Time and Distance Are Variable

The name “Coney Island” is, generically, a long (east-west) and narrow (north-south) peninsula at the southern tip of Brooklyn, defined geographically by the Coney Island Creek on the west and Sheepshead Bay on the east. People have done a much better job defining the peninsula: the Belt Parkway now does a nice job cutting it off from the adjoining areas. The far west end of the peninsula is Sea Gate, the west middle is Coney Island proper, the east middle is Brighton Beach, and the far east end is Manhattan Beach. Except for the presence of the beach and the boardwalk, and in Coney Island the amusement parks, it looks much like the rest of Brooklyn, with a mixture of small commercial buildings, houses, and apartment houses, served by five subway lines.

Not that long ago – in, say, 1900 – it was quite different. The built-up area of Brooklyn was still to the north, and there were still resort hotels on the beach. The picture above is the Manhattan Beach Hotel in first decade of the 1900s. The first subways were years away, but there were elevated or railroads on each of the current subway routes, which is why those routes have picturesque secondary names (e.g., the N train is the Sea Beach line) to this day. In short, in the late nineteenth century, people seem to have thought of southern Kings County – the not-yet-urbanized area that is now southern Brooklyn – as a never-to-be-developed wilderness separating the city from the ocean. Multiple railroads were built as a combination of commuter service for a small number of people and summertime access to the amusement parks, racetracks, and beaches. A good example is the New York & Manhattan Beach Railroad, a narrow (3-fooot) gauge road opened in 1877 and absorbed into the Long Island Railroad empire in 1880. A map of the line:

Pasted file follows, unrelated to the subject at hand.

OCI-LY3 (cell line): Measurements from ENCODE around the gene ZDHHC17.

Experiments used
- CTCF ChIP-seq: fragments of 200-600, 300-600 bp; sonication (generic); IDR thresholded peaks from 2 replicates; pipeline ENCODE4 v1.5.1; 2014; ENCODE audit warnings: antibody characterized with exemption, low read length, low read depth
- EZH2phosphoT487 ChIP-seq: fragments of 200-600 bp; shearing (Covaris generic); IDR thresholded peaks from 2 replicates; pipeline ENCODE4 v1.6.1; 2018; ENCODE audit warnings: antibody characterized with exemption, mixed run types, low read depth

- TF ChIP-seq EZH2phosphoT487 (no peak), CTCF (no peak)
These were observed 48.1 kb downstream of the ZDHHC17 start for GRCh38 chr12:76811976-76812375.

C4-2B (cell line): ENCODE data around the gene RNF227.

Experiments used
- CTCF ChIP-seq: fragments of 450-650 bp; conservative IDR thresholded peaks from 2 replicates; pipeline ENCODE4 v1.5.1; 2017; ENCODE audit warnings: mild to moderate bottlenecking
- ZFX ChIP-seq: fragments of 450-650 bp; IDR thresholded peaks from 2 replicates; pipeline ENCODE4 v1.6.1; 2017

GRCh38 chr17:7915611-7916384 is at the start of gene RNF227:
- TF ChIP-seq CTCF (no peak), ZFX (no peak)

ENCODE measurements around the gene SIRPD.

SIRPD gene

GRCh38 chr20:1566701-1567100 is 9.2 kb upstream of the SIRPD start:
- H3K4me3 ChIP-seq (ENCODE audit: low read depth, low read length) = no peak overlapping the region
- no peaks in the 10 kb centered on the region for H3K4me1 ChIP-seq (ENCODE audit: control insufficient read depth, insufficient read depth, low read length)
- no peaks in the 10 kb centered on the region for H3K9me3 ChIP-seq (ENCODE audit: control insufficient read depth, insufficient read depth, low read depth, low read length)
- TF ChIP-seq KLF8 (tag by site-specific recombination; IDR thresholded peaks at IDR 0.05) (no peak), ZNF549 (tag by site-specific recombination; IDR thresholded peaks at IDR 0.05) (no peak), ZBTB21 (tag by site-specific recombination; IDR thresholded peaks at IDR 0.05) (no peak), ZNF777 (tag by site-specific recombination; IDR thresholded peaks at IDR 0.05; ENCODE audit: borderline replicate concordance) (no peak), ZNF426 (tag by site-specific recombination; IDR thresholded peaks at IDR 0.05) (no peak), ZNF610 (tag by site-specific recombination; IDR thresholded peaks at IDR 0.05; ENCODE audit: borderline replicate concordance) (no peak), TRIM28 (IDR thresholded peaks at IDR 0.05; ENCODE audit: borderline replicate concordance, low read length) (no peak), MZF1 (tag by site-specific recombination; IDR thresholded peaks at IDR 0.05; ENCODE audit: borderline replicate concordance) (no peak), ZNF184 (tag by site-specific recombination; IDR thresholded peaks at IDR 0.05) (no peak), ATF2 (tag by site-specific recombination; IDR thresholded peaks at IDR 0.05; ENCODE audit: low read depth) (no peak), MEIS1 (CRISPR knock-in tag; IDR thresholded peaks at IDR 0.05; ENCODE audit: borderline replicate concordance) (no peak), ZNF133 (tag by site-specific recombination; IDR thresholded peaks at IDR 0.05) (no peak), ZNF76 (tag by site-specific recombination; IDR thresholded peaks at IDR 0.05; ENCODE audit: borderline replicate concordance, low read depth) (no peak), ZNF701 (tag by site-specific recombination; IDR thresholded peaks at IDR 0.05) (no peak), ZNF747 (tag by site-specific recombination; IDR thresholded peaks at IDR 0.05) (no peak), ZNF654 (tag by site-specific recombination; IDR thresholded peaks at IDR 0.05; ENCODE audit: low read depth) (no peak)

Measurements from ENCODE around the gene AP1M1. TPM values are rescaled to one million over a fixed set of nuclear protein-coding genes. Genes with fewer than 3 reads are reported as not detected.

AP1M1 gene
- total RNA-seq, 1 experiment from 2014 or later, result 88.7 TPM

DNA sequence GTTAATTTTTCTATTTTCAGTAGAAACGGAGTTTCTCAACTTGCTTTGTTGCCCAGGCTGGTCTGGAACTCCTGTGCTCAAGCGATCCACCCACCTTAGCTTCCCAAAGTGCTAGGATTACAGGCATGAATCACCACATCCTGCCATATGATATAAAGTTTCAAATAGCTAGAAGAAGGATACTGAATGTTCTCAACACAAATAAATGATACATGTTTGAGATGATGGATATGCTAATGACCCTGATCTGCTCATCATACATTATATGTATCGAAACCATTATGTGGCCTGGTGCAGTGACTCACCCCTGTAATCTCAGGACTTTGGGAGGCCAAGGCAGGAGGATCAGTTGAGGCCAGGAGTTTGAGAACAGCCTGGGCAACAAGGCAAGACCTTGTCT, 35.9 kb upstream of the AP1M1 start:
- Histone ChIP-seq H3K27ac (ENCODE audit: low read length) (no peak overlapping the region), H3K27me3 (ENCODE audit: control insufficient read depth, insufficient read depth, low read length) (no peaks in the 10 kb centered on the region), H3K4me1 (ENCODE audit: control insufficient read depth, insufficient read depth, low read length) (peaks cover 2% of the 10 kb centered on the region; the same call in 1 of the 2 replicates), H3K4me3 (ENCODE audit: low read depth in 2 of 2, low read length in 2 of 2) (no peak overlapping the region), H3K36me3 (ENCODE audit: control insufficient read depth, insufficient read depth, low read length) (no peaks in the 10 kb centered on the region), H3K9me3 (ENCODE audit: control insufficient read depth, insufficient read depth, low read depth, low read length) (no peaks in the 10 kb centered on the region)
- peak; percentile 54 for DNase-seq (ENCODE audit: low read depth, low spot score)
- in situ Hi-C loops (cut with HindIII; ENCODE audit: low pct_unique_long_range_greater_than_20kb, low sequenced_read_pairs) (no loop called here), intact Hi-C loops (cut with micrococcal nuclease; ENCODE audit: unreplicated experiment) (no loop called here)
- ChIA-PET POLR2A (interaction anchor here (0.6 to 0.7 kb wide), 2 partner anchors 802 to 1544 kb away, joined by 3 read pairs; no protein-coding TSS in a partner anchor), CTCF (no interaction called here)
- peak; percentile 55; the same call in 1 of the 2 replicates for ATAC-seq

The light dash-dot line running through Greenwood Cemetery and Prospect Park is labelled “City Line” east of the park, so this is before the city of Brooklyn swallowed the southern half of the country. Flatbush, Flatlands, Gravesend, and so on, now neighborhoods in Brooklyn, were still independent towns. The heavy dashed lines indicate elevated trains and the LIRR. The tree-like route of the railroad makes sense if you think of the purpose of the NY&MB as to funnel people as effectively as possible from Brooklyn and Manhattan to the beach: the northern terminals are at New York ferries and Brooklyn elevated trains. The branch to Prospect Park disappeared long ago; the Manhattan Beach branch (the trunk of the tree) was abandoned in the 1930s, and the reminder lives on as an LIRR freight line. Much of the Manhattan Beach branch ran parallel and immediate adjacent to the Brighton Beach Railroad, which was eventually absorbed into the BMT subway and its grade-crossings eliminated. Here’s a modern picture of the remnants of the Neck Road station of the NY&MB on the right and the station of the current Brighton Line of the subway (B and Q trains) on the left:

Pictures of the NY&MB back in the day make it look like a railroad out in the country, and its abandonment has created at least one odd real estate problem: unclaimed land in New York City. The surprisingly convoluted corporate history and the paraphernalia of a full-sized railroad really can’t hide the fact that this was a basically a toy train, running a few miles to carry people to the beach, and made obsolete rather quickly by the growth of the city and the extension of regular mass transit. Given the presence of the Brighton Line, it’s hard to even feel nostalgic for the service: we’d gain more by improving the existing subway line than by having the NY&MB still around.

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